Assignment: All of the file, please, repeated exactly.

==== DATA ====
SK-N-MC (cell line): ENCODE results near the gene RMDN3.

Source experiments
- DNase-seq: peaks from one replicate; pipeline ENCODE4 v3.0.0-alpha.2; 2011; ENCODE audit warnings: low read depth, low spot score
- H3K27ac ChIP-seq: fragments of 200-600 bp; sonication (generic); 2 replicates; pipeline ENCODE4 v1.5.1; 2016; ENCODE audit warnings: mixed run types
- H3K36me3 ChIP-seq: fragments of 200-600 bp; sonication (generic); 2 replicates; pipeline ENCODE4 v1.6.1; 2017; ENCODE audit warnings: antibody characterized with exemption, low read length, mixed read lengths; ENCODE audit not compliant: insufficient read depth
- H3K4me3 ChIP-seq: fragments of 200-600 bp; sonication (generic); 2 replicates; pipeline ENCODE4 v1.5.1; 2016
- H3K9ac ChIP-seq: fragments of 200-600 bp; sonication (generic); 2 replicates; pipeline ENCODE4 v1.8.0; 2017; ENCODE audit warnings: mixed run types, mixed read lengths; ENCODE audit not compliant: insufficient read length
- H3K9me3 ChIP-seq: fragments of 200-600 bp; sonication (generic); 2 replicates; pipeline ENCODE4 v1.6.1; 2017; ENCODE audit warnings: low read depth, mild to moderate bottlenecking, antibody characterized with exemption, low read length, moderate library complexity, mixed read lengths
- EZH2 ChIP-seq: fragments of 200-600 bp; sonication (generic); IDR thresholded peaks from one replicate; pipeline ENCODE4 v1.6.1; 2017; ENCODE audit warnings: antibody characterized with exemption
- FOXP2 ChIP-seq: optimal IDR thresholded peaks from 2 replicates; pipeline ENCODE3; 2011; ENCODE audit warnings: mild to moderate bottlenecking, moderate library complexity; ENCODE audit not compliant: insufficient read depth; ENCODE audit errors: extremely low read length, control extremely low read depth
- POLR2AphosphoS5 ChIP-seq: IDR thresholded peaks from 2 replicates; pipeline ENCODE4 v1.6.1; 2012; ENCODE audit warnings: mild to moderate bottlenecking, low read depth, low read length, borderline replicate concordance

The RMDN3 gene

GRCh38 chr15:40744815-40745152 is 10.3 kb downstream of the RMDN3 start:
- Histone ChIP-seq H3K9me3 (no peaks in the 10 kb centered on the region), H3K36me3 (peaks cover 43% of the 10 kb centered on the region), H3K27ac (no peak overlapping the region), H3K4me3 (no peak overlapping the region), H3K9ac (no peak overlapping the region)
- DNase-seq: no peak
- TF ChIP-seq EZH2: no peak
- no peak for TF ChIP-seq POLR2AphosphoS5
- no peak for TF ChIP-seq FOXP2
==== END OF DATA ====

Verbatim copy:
SK-N-MC (cell line): ENCODE results near the gene RMDN3.

Source experiments
- DNase-seq: peaks from one replicate; pipeline ENCODE4 v3.0.0-alpha.2; 2011; ENCODE audit warnings: low read depth, low spot score
- H3K27ac ChIP-seq: fragments of 200-600 bp; sonication (generic); 2 replicates; pipeline ENCODE4 v1.5.1; 2016; ENCODE audit warnings: mixed run types
- H3K36me3 ChIP-seq: fragments of 200-600 bp; sonication (generic); 2 replicates; pipeline ENCODE4 v1.6.1; 2017; ENCODE audit warnings: antibody characterized with exemption, low read length, mixed read lengths; ENCODE audit not compliant: insufficient read depth
- H3K4me3 ChIP-seq: fragments of 200-600 bp; sonication (generic); 2 replicates; pipeline ENCODE4 v1.5.1; 2016
- H3K9ac ChIP-seq: fragments of 200-600 bp; sonication (generic); 2 replicates; pipeline ENCODE4 v1.8.0; 2017; ENCODE audit warnings: mixed run types, mixed read lengths; ENCODE audit not compliant: insufficient read length
- H3K9me3 ChIP-seq: fragments of 200-600 bp; sonication (generic); 2 replicates; pipeline ENCODE4 v1.6.1; 2017; ENCODE audit warnings: low read depth, mild to moderate bottlenecking, antibody characterized with exemption, low read length, moderate library complexity, mixed read lengths
- EZH2 ChIP-seq: fragments of 200-600 bp; sonication (generic); IDR thresholded peaks from one replicate; pipeline ENCODE4 v1.6.1; 2017; ENCODE audit warnings: antibody characterized with exemption
- FOXP2 ChIP-seq: optimal IDR thresholded peaks from 2 replicates; pipeline ENCODE3; 2011; ENCODE audit warnings: mild to moderate bottlenecking, moderate library complexity; ENCODE audit not compliant: insufficient read depth; ENCODE audit errors: extremely low read length, control extremely low read depth
- POLR2AphosphoS5 ChIP-seq: IDR thresholded peaks from 2 replicates; pipeline ENCODE4 v1.6.1; 2012; ENCODE audit warnings: mild to moderate bottlenecking, low read depth, low read length, borderline replicate concordance

The RMDN3 gene

GRCh38 chr15:40744815-40745152 is 10.3 kb downstream of the RMDN3 start:
- Histone ChIP-seq H3K9me3 (no peaks in the 10 kb centered on the region), H3K36me3 (peaks cover 43% of the 10 kb centered on the region), H3K27ac (no peak overlapping the region), H3K4me3 (no peak overlapping the region), H3K9ac (no peak overlapping the region)
- DNase-seq: no peak
- TF ChIP-seq EZH2: no peak
- no peak for TF ChIP-seq POLR2AphosphoS5
- no peak for TF ChIP-seq FOXP2